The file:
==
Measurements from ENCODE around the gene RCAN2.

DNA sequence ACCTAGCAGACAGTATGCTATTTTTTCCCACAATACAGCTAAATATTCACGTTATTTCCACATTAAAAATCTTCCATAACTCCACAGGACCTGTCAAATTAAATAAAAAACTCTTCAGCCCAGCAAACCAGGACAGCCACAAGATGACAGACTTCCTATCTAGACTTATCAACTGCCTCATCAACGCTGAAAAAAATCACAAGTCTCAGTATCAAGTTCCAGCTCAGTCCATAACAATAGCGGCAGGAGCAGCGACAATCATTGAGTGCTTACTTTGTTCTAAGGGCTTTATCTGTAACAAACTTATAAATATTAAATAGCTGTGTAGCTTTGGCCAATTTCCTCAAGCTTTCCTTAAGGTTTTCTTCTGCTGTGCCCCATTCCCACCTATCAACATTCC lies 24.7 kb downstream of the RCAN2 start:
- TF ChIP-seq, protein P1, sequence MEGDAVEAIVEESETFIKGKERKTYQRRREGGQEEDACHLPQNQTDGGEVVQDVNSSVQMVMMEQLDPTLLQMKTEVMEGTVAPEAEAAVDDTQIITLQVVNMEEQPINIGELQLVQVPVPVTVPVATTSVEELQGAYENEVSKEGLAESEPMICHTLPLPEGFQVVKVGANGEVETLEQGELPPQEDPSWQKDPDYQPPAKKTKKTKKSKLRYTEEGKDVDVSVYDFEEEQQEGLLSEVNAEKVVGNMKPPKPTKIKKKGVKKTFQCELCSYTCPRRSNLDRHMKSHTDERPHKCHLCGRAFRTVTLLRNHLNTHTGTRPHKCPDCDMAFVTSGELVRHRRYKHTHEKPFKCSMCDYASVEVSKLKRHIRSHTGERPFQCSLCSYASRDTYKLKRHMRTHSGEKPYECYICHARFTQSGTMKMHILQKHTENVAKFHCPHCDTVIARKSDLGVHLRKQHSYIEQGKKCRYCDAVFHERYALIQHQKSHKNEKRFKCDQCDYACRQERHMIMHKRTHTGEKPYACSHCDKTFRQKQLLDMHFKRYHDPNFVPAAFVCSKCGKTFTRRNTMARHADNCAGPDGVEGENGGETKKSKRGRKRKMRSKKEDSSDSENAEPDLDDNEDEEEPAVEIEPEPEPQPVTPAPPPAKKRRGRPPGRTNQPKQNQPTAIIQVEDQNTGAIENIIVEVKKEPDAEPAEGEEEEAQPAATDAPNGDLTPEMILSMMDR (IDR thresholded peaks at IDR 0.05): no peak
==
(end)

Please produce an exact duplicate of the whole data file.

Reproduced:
Measurements from ENCODE around the gene RCAN2.

DNA sequence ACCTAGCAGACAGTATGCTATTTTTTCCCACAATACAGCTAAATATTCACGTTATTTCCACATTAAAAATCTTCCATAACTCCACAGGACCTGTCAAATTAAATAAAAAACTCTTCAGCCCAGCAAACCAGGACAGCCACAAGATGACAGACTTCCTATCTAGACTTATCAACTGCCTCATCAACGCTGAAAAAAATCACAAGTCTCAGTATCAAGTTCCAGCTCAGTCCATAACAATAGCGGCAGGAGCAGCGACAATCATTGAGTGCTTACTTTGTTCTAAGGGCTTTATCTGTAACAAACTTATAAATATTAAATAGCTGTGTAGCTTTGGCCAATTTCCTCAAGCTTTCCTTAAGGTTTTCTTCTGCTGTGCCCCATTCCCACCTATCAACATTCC lies 24.7 kb downstream of the RCAN2 start:
- TF ChIP-seq, protein P1, sequence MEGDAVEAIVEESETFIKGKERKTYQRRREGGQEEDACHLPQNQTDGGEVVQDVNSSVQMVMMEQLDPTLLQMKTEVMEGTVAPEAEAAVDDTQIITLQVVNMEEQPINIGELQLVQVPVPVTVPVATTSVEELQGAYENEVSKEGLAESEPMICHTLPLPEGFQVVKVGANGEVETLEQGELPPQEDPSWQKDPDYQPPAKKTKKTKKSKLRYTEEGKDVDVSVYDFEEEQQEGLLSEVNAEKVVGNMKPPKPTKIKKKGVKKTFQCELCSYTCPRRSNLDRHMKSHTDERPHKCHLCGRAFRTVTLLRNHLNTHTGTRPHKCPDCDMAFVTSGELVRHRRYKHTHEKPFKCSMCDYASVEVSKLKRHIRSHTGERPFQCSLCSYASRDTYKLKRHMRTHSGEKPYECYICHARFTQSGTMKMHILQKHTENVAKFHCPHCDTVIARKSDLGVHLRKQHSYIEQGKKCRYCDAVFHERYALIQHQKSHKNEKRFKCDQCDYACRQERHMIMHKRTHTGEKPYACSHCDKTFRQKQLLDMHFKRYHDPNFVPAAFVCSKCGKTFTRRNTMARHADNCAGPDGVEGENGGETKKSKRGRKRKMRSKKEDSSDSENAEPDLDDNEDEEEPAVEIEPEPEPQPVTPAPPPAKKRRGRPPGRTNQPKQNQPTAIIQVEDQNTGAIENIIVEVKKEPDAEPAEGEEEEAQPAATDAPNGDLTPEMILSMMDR (IDR thresholded peaks at IDR 0.05): no peak